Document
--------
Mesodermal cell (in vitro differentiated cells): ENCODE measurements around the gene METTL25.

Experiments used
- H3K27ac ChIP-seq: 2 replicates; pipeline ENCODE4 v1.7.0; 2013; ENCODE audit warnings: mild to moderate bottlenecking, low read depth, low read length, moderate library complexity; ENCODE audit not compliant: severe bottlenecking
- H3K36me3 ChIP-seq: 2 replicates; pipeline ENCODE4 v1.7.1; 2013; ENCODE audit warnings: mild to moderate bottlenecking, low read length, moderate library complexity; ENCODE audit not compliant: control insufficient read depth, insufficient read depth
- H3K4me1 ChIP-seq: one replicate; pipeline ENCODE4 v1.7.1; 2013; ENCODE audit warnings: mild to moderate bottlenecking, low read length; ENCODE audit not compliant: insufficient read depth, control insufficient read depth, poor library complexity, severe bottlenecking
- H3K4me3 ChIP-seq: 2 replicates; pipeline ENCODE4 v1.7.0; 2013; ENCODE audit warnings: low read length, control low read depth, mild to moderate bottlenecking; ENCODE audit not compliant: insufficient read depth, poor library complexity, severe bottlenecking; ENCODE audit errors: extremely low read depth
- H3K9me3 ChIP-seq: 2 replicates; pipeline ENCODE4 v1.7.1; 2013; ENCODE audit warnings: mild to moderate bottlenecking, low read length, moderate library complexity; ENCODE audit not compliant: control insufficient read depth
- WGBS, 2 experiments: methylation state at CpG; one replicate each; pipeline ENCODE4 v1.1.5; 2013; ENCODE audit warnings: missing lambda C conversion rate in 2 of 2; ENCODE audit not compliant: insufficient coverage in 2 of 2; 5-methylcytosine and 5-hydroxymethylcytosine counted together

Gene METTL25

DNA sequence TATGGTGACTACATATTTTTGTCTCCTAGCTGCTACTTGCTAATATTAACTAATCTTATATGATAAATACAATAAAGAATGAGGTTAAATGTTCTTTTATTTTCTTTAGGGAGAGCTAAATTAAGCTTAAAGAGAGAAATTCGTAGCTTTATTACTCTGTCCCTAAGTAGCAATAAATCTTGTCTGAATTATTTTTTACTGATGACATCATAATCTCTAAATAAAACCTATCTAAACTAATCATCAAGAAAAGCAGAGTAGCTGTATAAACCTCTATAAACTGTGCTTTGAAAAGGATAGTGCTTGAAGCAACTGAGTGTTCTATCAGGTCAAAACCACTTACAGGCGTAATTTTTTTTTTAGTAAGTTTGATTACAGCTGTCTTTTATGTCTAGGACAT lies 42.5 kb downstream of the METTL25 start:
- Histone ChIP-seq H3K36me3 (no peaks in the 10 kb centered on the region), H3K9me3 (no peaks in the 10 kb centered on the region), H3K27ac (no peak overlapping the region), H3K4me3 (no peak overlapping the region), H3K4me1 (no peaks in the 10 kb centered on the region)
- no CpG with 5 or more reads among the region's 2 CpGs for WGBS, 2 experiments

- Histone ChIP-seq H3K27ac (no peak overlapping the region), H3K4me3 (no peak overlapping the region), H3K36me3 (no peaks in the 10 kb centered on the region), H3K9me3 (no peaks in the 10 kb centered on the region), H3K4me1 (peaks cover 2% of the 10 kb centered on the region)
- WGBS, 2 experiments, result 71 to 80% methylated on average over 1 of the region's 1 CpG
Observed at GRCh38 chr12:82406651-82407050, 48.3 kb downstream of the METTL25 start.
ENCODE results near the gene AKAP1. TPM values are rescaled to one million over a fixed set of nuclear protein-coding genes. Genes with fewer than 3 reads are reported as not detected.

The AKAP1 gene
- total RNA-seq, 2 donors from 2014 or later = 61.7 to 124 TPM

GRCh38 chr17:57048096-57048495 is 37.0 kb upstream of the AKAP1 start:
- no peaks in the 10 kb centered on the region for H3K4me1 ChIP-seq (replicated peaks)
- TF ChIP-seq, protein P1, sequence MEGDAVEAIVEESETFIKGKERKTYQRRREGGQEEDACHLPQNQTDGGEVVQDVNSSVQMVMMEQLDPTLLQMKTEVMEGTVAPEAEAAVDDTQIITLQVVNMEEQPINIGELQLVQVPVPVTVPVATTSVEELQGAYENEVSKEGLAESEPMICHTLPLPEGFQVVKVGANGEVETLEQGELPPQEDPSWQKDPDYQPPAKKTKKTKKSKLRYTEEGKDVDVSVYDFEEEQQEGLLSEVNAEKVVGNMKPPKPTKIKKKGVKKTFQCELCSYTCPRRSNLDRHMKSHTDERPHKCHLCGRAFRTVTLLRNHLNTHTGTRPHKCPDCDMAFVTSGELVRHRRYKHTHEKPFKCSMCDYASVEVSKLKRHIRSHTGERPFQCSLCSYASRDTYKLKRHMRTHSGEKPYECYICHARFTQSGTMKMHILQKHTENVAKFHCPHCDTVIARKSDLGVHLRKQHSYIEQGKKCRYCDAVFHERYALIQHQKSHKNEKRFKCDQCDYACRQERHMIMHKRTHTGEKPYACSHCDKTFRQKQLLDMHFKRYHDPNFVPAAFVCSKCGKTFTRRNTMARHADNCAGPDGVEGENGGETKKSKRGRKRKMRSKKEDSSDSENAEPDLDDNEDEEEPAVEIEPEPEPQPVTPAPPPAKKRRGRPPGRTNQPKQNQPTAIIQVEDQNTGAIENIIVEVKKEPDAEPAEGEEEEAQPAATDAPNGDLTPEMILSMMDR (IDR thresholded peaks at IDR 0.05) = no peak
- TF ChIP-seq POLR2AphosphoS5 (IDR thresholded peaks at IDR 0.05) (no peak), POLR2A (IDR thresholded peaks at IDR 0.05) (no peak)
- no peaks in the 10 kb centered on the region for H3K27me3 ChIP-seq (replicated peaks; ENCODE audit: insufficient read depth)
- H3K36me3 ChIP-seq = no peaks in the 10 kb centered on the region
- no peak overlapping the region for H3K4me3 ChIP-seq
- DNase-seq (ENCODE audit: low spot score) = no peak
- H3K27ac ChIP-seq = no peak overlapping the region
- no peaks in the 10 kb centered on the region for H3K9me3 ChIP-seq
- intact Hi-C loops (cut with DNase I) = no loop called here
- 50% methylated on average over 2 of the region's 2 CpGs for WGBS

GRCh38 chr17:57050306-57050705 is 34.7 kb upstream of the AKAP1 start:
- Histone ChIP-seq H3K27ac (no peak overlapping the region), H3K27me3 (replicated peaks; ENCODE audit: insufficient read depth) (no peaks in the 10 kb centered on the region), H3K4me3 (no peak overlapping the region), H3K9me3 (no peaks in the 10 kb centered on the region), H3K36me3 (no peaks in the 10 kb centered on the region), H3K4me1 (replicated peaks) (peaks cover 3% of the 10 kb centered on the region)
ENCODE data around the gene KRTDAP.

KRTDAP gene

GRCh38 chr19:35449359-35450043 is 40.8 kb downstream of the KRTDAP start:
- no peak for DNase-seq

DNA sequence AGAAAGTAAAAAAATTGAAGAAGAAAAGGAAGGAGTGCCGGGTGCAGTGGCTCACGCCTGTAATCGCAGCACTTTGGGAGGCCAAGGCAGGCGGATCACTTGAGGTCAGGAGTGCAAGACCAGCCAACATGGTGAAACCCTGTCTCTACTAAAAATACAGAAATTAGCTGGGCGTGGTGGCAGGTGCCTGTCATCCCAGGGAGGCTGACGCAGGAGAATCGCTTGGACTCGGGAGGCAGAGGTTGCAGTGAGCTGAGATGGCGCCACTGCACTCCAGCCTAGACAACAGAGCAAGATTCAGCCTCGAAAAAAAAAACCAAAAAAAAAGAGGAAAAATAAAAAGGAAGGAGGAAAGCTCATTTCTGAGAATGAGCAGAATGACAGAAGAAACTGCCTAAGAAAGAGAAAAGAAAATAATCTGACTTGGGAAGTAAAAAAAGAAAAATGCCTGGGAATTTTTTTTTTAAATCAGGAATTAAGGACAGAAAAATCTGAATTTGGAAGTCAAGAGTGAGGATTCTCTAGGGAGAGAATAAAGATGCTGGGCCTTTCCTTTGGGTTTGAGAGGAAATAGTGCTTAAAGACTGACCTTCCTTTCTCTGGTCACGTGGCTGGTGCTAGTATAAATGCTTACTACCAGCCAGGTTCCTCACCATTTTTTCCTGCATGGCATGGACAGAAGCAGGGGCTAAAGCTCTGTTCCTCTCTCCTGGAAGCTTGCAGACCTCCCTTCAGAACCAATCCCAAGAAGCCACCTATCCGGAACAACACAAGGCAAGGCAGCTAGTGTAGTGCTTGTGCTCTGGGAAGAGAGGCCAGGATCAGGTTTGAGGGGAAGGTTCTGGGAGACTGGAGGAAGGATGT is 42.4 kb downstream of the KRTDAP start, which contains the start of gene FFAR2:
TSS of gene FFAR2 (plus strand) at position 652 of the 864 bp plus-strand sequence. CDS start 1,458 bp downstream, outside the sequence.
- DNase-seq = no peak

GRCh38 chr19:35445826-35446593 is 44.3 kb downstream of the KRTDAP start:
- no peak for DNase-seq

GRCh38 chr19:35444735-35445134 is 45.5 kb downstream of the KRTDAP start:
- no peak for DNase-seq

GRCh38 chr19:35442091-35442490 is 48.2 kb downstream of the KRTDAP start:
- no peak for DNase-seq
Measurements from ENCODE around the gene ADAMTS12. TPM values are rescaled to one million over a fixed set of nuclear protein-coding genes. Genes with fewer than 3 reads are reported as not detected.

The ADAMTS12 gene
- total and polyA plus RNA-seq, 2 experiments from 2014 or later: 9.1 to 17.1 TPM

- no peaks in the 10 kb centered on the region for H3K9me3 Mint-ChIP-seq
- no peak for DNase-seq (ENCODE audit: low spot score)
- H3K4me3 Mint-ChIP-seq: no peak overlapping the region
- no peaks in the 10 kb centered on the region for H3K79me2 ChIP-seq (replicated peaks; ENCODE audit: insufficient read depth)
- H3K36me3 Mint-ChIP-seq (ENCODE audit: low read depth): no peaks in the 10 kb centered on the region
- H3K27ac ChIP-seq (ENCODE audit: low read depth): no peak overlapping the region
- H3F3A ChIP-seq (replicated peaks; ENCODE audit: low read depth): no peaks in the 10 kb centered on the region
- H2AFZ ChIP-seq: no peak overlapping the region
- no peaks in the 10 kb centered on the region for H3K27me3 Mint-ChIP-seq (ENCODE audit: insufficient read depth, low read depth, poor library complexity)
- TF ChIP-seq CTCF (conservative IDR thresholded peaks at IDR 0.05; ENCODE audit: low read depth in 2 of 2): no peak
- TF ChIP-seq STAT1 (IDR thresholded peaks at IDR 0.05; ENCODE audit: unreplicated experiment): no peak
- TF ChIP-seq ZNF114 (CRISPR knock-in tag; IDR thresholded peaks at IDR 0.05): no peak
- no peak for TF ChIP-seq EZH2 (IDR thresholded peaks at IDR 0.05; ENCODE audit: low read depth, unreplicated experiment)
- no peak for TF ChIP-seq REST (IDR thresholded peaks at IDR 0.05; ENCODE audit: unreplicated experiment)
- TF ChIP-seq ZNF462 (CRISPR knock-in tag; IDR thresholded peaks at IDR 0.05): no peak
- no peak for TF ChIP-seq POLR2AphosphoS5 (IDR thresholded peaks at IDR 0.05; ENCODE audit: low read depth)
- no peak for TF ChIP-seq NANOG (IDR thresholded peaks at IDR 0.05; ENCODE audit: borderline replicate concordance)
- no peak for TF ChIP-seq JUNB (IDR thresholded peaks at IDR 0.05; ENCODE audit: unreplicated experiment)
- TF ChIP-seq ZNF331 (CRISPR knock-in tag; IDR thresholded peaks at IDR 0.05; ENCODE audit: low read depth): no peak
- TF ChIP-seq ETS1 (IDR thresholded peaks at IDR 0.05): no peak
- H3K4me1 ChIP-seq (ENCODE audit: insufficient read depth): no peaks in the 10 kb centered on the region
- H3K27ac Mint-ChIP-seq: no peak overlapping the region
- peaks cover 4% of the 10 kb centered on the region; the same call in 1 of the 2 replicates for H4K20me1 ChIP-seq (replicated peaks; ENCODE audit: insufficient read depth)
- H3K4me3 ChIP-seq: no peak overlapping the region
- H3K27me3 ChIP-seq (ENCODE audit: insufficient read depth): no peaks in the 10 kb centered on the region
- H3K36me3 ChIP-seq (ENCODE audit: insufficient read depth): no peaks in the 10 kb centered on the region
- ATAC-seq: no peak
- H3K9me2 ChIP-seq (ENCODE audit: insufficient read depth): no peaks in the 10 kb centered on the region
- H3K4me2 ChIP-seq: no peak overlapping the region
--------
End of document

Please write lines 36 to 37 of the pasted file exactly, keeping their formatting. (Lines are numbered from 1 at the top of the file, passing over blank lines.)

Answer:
- no peak for DNase-seq

DNA sequence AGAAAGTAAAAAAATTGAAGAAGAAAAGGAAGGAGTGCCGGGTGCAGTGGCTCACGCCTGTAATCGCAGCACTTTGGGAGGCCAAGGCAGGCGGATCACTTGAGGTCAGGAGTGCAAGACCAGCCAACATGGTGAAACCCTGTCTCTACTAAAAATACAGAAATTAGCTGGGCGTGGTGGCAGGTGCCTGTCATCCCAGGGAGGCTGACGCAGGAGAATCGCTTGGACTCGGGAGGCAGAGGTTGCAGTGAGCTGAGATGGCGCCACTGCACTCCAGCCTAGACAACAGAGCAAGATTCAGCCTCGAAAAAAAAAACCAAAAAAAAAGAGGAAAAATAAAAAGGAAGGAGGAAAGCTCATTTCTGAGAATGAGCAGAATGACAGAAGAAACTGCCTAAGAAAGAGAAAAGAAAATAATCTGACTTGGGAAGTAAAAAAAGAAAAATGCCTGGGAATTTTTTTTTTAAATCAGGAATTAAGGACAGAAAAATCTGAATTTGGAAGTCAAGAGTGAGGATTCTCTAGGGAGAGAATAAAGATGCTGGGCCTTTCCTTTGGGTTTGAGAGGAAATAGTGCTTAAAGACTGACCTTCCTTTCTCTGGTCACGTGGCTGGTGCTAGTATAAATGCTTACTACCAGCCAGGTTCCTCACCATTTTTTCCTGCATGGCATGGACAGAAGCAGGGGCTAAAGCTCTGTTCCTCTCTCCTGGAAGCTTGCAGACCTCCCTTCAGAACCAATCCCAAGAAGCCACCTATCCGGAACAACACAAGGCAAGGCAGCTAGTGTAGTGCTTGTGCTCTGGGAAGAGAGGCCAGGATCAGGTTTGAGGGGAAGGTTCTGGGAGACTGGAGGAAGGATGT is 42.4 kb downstream of the KRTDAP start, which contains the start of gene FFAR2: